The small bunch of Hyssop I have in my garden has just started flowering, with blue, decorative spikes…….Hyssop thrives in the Summer and (like me) barely tolerates the Winter……….
History; Cultivated widely in Britain, Hyssop does grow wild in Southern Europe. Historically Hyssop was used as a ‘strewing’ herb in the 17th Century and would be tossed into straw beds and hung in windows. The flowering heads have also been used for perfumery, in the manufacture of Chartreuse and other liqueurs. There most famous use is as a tea or in a bath, as Hyssop is an expectorant and will give relief for bronchitis, catarrh and other similar chesty conditions. An infusion of Hyssop has also been used to treat painful bruises and contusions and in the external treatment of muscular rheumatism.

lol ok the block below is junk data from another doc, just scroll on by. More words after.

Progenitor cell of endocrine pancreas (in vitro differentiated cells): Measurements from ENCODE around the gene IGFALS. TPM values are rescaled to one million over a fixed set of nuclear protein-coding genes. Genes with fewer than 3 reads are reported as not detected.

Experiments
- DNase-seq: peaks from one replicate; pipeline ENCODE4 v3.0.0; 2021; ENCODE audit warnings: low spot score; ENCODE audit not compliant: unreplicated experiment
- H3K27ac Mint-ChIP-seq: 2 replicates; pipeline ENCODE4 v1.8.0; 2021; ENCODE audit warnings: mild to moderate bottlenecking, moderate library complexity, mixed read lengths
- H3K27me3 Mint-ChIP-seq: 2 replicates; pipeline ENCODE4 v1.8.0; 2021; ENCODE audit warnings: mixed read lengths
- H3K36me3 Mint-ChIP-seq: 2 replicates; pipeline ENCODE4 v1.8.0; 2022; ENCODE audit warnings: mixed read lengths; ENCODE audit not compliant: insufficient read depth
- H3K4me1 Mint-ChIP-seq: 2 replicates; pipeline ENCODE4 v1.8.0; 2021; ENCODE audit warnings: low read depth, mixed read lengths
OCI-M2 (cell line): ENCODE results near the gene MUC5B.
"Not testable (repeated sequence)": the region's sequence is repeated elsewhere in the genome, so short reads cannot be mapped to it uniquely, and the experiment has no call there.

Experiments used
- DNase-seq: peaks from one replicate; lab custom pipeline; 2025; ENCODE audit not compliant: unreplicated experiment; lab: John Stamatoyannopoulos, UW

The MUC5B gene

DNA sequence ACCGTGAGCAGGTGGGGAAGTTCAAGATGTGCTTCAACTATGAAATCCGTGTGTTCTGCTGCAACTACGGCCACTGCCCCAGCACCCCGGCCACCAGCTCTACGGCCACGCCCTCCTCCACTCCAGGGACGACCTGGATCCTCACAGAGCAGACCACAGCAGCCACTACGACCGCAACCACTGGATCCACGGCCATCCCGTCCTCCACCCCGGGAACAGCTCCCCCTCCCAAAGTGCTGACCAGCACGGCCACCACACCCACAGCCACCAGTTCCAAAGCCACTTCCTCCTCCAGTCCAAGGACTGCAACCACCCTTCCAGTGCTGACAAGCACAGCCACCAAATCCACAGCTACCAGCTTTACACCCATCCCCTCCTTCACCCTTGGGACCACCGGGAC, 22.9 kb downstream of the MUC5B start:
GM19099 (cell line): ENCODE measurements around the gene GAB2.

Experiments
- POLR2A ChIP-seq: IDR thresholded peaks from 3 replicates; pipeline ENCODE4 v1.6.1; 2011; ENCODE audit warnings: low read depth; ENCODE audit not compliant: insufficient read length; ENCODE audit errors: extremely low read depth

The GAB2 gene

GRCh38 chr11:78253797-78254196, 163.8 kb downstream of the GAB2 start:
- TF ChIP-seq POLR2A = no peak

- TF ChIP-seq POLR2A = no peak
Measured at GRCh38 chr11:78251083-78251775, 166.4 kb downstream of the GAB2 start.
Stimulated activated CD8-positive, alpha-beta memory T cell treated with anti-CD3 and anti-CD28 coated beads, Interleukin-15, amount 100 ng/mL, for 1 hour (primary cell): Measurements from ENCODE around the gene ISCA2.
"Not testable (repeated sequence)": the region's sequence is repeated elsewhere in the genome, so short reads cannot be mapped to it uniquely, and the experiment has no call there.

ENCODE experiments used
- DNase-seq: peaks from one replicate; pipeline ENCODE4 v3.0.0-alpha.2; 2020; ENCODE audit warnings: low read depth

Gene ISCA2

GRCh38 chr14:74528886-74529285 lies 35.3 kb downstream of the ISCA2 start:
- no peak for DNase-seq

Magic and Folklore; Hyssop is a Herb of Protection. It should be gathered and dried and hung in small bunches in windows and doors to keep out negative energies and intruders. This may be why it was so popular as a ‘strewing’ herb. Hyssop is a good oil for cleansing auras and for healing in general. It is said that Hyssop was used by the Hebrew people of Egypt to make brushes that they then used to mark the entry points to their houses with blood to protect their children until Moses came to take them away. Paul Beyerl recommends gathering Hyssop when the New Moon is in Cancer and drying it through to the Full Moon – he does warn this may take longer! Hyssop is also an excellent choice for consecrating sacred tools and is associated with amethyst and lapis luzuli.
You can make this with the fresh green tops, or with dried flowers. Pick the green tops in the spring and early summer (now will be fine) and dry to store later.
- 1 x teaspoon fresh green hyssop or dried flowers
- 250ml/1 cup/1/2 pint of boiling water
- Sweeten with honey